Technique Tuesdays: Double Boiler. Recipe: Creamy Lemon Curd

Technique Tuesday:

Double Boiler

Lemon Curd is a great companion to Irish Soda Farls that we make each St. Patrick’s Day. Curd is essential a fruit custard made with egg yolks. This recipe calls for a double boiler. I don’t know about you, I don’t know anyone who owns an actual double boiler. It isn’t even necessary as long as you have a sauce pot and metal bowl that fit together nicely. You’ll notice in the picture below the recipe my very dirty stove. You will also notice how the “double boiler” should look. You do not want the bottom of the bowl to touch the water. Essentially, the point of a double boiler is to heat something using indirect heat, to avoid it scorching or curdling. It’s used to melt chocolate and make custards, among other things. The custard is heated by the steam created by the boiling water underneath.

This lemon curd recipe results in a creamy curd, not the gelatinous kind many use for a lemon meringue pie. It’s perfect for a topping for breads or as a spread.

CREAMY LEMON CURD

5 eggs yolks
1 cup sugar
1/2 cup fresh squeezed lemon juice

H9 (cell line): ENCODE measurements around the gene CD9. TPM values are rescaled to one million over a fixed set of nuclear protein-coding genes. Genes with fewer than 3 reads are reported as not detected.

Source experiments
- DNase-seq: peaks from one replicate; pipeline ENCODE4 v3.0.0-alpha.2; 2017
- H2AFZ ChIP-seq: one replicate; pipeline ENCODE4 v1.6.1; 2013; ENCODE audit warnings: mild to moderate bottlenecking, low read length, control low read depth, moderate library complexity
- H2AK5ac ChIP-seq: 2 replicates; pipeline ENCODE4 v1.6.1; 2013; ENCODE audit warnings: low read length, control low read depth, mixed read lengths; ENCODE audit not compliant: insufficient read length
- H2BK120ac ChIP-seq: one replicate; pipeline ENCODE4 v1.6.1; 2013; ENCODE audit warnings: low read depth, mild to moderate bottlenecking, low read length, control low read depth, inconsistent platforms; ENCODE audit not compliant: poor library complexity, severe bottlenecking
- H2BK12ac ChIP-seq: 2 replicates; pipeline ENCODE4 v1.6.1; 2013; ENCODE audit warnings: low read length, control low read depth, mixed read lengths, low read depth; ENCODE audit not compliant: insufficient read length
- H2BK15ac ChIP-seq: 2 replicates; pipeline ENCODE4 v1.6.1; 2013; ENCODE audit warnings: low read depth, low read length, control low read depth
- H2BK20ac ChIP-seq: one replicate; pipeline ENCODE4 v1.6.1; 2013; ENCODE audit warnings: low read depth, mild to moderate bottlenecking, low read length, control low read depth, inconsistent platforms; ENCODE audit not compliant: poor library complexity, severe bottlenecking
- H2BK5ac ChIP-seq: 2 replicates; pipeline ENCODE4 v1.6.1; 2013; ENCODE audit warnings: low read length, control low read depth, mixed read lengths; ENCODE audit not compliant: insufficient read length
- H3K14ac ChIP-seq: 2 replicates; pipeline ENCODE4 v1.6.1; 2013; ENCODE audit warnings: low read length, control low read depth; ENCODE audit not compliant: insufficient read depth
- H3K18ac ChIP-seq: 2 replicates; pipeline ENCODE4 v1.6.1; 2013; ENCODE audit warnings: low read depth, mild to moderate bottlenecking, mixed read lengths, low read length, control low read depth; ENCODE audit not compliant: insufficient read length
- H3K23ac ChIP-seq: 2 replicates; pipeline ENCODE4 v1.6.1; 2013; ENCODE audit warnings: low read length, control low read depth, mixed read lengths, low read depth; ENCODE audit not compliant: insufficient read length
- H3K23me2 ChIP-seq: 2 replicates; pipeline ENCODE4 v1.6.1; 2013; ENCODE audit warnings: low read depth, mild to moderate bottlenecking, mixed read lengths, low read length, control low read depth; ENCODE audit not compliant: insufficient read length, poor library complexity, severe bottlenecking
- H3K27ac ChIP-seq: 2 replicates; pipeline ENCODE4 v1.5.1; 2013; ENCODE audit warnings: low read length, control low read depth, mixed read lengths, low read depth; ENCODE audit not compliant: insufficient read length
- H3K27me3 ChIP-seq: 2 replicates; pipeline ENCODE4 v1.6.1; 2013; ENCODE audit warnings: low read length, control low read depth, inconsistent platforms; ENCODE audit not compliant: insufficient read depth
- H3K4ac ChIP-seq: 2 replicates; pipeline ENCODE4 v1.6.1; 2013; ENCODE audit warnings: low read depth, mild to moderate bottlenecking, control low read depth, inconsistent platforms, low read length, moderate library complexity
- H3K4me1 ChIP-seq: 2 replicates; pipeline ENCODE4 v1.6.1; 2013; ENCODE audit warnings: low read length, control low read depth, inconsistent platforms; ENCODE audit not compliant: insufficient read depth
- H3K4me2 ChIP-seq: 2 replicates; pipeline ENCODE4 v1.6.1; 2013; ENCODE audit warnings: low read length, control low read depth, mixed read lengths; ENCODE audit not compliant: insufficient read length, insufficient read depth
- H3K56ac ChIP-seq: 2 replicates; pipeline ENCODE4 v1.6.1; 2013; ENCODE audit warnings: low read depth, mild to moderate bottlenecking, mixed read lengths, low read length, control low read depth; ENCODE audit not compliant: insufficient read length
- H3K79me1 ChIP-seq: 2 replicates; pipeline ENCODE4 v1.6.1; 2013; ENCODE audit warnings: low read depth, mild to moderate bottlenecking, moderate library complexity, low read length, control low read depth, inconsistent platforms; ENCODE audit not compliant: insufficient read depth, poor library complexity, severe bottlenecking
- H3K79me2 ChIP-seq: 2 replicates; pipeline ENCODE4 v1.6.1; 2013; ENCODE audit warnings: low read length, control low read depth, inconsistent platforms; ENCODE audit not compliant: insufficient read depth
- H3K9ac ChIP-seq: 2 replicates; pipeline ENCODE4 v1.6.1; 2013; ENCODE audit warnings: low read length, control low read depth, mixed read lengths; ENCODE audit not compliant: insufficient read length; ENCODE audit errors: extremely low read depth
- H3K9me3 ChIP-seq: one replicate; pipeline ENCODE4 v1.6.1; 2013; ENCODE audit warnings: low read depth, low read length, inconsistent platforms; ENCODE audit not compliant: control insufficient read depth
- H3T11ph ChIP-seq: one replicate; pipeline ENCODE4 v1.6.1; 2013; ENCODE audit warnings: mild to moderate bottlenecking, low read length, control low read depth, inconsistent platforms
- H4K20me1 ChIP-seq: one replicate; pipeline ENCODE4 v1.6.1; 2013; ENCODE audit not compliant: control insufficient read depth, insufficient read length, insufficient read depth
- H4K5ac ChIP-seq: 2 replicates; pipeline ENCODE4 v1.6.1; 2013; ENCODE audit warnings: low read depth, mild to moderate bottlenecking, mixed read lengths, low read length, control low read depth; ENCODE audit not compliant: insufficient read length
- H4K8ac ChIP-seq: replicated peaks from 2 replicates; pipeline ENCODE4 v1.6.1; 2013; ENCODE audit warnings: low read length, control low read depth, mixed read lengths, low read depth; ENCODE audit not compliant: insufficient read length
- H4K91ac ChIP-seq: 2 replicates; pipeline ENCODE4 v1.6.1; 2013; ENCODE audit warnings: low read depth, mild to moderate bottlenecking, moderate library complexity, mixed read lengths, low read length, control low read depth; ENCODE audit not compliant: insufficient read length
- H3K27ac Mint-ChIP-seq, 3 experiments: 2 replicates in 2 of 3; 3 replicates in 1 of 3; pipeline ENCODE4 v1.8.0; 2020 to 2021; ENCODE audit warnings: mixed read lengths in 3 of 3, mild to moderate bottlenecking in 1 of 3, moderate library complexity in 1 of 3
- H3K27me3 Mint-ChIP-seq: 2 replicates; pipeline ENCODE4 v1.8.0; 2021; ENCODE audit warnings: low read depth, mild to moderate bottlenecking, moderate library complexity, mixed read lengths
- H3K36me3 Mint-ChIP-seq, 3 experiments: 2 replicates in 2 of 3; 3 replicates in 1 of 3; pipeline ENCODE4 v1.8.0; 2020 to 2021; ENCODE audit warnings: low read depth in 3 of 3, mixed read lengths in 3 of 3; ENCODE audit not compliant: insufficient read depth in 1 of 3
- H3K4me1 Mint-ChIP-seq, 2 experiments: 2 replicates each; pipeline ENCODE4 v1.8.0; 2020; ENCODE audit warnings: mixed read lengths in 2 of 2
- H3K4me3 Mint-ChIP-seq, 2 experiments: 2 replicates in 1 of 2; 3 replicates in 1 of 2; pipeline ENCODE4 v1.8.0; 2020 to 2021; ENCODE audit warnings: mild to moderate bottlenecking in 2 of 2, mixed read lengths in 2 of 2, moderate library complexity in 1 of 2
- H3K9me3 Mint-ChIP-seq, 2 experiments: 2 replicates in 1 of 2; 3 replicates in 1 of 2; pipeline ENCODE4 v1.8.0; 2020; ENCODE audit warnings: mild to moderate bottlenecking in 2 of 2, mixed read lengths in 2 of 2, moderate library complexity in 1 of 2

1 TBS lemon zest
4 TBS butter, cut into pats and chilled

Fill a small pot with about an inch of water, place on the stove over medium-high heat. Meanwhile, in a metal bowl that fits on top of your pot, whisk together the egg yolks and sugar. Whisk well, until light and creamy. For smooth curd, pour the juice through a fine mesh strainer to remove any pulp. Whisk in the lemon juice and zest. When the water comes to a boil, quickly reduce heat to low, to keep to a simmer. Place bowl on pot and whisk continually until thick. This takes about 10 minutes, but will vary. You know it’s ready when it thickly coats the back of a spoon or reached 160 degrees on a candy thermometer. Remove from heat and add in the butter, one pat at a time, stirring each until it melts before adding the next pat. Pour into a container or bowl and press plastic wrap against the surface of the curd. Refrigerate until cool.

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Boston Cream Donuts…Baked!

Hmmm…Doughnuts…Donuts…. Either way, they are tasty balls of fried dough, made tastier when filled or frosted or dunked.

SOME people, however, have a hard time stopping with one, two, or four doughnuts, which has made BAKED raised donuts a popular trend amongst the scratch bakers.

So, I figured, if I’m going to take the time to make a yeast donut, and save calories by baking it, I have caloric wiggle room to add a cream filling and chocolate frosting, eh?

Thus is born the baked Boston Cream Donut…

BAKED BOSTON CREAM DONUTS

Donuts:

3/4 cup warm milk
2 1/4 tsp (1 packet) active dry yeast
1 TBS unsalted butter, softened
1/3 cup sugar
1 egg, whisked
1/2 tsp salt
2 -3 cup flour